The IBRC states that between 2000 and 2004, the unincorporated areas of Indiana gained two-and-a-half times the number of residents (111,000) than its cities and towns (43,000). Clearly, Indiana is experiencing a reverse-migration, that is, out-of-the-city, movement by its population.
Two powerful quotes help describe how these statistics may have a great deal of meaning for Greencastle. In a July, 2005 In Context piece, Carol Rogers of the Indiana Business Research Center (IBRC) postures, "Is living close to the city, but not actually in the city, the wave of Indiana's future? Analysis of the latest population estimates for Indiana's cities, towns, and the unincorporated parts of our counties lead to that tantalizing question. People are making a distinct choice, a choice that allows them to be in close proximity to cities and towns in their counties, but not living within the city or town limits."
According to the U.S. Census Bureau, Greencastle and Putnam County will experience greater than what is considered to be a natural increase in population in the next thirty-five years. It is in this scenario that Putnam County joins Hamilton, Hendricks, Boone, and Johnson counties, all of which have seen considerable growth in the last decade, in the expansion pattern associated with the greater Indianapolis region. Interestingly, Montgomery County is not projected to see the same degree of growth as Putnam County.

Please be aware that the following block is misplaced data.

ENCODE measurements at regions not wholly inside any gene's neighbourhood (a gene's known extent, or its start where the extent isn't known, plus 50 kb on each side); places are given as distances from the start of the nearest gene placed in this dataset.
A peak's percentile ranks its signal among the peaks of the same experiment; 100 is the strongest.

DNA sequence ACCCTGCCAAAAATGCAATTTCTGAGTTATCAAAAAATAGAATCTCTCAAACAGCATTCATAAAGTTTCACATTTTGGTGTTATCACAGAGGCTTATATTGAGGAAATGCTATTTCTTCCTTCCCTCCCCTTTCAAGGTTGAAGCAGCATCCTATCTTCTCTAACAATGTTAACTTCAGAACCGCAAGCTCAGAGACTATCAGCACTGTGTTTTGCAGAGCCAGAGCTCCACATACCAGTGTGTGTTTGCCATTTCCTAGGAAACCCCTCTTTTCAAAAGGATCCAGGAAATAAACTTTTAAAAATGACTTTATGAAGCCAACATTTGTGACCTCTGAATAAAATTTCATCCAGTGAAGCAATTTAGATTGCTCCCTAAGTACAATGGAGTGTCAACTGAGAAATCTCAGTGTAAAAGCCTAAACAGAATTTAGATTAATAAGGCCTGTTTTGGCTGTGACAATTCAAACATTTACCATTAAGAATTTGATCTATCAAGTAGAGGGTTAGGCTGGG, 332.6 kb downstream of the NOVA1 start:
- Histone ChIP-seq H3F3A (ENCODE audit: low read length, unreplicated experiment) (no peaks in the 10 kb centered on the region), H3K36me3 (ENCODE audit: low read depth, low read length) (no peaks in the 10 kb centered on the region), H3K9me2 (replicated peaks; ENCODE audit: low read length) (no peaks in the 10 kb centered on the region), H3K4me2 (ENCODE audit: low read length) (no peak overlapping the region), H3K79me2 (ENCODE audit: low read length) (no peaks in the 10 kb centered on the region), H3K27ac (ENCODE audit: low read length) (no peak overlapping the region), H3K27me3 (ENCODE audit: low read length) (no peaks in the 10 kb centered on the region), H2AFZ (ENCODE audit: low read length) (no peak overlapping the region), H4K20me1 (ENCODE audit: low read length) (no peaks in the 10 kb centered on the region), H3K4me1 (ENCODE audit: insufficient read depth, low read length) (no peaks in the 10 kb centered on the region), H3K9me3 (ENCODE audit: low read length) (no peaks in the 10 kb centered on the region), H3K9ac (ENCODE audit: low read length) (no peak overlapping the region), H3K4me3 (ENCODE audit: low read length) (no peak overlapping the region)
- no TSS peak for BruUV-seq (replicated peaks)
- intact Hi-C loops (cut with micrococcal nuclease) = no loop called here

"Greencastle can make the choice to benefit from, or be burdened by, these trends," observed Tim Gierke, President of the Greencastle/Putnam County Development Center and member of the Hometown Alliance. "What is most important is that we choose to develop the kind of community that attracts quality residents that can help improve our workforce to our economic advantage, and to differentiate Greencastle in the minds of people who are looking for the unique characteristics and assets a rural community with a respected college can provide."
And, according to Smart Growth America, "Real estate agents have a phrase that aptly captures the uncomfortable truth: 'drive till you qualify.' What they mean is that families in search of the American Dream increasingly must drive farther and farther into the hinterland to find homes with mortgages they can afford. The growth rate of the distance accelerated in the last few years in most metropolitan regions." According to the U.S. Census, Greencastle and Crawfords-ville offer the lowest housing costs among the communities studied, and the homes are generally much older - an average of about 40 years old compared to the other extreme, Avon, where the average home is only a little more than four years old.